The companies that offer construction loans usually require borrowers to:
How to get a construction loan
Obtaining a construction loan may resemble the process of getting a mortgage, but getting approved to start construction on a new house is a little trickier. In general, you should adhere to these four steps if you’re unsure how to obtain a construction loan:
Get homeowners insurance: Your lender will probably insist on a pre-paid homeowners insurance policy that includes builder’s risk coverage even if you don’t yet reside in the house. This way, you are safeguarded in the event that something unfortunate occurs while construction is ongoing, such as a fire breaking out or vandals damaging the partially completed property.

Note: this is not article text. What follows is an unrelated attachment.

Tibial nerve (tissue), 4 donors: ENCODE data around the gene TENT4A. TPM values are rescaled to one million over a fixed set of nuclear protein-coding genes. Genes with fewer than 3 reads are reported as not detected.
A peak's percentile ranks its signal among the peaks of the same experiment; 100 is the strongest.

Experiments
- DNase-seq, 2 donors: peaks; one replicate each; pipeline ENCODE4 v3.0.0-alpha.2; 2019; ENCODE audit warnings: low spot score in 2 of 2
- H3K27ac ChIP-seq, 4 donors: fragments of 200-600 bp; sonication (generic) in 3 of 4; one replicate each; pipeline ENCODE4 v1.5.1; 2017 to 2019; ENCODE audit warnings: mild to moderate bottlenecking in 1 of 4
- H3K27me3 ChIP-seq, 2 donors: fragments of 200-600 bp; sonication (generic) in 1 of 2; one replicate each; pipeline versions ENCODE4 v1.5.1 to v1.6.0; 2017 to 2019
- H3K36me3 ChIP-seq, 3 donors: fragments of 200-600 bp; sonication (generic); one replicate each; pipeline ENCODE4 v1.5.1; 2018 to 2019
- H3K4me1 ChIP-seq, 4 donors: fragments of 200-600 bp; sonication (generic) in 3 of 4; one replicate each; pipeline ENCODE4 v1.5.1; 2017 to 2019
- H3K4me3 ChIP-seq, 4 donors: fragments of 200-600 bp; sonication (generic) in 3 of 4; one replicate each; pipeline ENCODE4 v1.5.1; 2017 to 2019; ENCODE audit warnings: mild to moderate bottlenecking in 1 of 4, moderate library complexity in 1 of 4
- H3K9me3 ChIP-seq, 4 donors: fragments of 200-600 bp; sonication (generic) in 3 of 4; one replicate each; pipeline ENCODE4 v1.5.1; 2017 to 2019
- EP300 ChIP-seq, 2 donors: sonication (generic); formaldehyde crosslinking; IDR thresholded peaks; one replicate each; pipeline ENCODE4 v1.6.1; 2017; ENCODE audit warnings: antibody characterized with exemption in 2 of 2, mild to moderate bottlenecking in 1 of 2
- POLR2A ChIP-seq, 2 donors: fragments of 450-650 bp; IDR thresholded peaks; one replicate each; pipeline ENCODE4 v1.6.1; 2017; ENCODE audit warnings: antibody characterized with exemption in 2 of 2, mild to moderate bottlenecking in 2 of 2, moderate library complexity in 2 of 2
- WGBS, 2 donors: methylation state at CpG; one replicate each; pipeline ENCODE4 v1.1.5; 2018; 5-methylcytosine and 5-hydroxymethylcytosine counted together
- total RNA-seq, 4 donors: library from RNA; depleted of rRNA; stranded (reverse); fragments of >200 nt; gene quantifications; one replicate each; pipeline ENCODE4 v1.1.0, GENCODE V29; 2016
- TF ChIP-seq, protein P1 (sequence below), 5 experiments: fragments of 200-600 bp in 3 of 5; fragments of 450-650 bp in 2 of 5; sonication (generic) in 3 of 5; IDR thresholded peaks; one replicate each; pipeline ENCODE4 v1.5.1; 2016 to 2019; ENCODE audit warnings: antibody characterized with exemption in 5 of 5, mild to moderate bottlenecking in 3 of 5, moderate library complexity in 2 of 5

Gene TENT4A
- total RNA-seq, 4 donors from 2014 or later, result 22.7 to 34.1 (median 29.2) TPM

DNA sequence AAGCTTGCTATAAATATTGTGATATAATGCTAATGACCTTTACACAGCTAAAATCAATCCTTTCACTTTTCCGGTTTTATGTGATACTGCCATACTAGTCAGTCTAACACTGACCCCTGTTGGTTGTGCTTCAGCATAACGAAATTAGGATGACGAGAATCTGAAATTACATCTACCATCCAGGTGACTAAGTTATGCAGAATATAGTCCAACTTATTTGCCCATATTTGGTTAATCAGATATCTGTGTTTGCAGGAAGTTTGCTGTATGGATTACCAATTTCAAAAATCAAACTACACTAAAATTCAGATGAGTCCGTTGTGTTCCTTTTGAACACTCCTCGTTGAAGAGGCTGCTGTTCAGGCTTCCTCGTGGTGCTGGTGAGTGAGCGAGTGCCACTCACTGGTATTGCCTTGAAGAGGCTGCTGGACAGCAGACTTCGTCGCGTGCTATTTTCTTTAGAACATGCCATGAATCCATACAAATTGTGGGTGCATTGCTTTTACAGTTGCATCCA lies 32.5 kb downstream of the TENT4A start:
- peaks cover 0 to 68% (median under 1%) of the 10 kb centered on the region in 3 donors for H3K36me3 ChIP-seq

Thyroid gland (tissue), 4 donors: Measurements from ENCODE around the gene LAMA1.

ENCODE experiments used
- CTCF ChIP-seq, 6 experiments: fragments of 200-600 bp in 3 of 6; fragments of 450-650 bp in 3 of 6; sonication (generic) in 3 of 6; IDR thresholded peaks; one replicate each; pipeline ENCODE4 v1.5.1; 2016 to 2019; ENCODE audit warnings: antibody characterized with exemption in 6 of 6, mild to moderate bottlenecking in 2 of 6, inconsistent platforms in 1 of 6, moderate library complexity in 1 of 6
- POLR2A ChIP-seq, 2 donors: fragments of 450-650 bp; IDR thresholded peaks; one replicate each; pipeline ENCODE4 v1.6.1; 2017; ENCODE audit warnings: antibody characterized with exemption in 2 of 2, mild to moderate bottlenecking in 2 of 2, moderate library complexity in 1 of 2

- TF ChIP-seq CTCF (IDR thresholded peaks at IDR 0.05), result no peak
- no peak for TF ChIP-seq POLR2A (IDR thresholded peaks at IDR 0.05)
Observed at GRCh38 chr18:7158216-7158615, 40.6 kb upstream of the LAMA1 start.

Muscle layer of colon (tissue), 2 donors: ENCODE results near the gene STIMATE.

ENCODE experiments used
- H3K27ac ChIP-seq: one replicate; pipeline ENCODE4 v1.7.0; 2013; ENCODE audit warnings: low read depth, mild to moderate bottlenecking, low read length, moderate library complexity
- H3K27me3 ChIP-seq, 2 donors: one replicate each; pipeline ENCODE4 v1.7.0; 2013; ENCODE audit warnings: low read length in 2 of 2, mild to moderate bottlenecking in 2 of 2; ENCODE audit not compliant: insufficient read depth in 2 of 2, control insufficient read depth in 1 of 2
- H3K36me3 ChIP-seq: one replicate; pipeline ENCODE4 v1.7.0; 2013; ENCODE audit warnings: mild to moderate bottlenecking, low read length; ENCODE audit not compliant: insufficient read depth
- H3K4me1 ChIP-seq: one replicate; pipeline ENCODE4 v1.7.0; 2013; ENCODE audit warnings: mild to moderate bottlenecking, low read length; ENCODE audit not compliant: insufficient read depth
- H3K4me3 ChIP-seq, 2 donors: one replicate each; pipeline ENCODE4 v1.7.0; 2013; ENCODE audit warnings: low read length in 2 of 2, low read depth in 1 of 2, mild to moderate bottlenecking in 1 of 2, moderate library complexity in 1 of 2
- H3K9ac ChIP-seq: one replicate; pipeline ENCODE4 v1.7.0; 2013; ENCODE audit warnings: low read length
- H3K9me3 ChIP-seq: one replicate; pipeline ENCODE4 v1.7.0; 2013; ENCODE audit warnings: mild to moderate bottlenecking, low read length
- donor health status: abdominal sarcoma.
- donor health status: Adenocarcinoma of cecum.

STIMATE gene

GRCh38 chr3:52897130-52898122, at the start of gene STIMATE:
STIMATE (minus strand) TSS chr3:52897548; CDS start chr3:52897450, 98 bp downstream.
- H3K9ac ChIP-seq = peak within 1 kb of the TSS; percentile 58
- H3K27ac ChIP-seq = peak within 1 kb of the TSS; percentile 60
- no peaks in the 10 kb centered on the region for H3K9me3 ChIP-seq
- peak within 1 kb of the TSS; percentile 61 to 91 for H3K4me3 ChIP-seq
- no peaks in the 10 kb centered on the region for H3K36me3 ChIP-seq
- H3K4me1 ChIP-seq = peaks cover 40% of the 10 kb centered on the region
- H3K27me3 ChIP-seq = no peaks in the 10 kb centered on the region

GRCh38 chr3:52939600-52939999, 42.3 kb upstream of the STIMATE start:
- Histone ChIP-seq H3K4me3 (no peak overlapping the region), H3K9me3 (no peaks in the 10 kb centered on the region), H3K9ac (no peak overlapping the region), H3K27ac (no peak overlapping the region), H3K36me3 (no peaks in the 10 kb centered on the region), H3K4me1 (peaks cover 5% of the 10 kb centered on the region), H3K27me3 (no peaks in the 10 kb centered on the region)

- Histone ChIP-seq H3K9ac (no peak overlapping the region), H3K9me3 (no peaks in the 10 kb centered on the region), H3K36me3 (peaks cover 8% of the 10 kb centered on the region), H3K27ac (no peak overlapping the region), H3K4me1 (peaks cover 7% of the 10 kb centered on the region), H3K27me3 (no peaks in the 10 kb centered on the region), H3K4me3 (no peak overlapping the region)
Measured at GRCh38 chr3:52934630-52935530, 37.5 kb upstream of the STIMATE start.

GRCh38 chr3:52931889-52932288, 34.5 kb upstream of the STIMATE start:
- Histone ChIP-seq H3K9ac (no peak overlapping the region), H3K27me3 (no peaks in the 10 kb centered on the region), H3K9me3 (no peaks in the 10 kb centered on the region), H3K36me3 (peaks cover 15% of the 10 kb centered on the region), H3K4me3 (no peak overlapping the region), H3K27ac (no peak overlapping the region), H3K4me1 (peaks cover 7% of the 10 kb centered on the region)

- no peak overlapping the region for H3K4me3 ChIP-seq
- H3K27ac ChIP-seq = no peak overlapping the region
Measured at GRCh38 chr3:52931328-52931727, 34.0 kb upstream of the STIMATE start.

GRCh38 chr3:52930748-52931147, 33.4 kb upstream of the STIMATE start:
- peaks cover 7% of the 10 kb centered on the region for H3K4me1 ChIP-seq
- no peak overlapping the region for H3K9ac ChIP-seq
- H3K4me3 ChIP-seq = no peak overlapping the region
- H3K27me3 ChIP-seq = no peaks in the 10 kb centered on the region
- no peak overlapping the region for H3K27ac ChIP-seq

Factors to consider about construction loans
Asking yourself these important questions prior to applying for a construction loan
Could your project face significant timeline issues?
Talk to your contractor and discuss the timeline of building the home and if other factors could slow down the job. Keep in mind there are still bottlenecks plaguing production, which first started with pandemic supply-chain disruptions and still persist. Be prepared for material prices to stay high, especially in light of inflation, and ongoing shortages to affect your project.
Do you want to simplify the borrowing experience?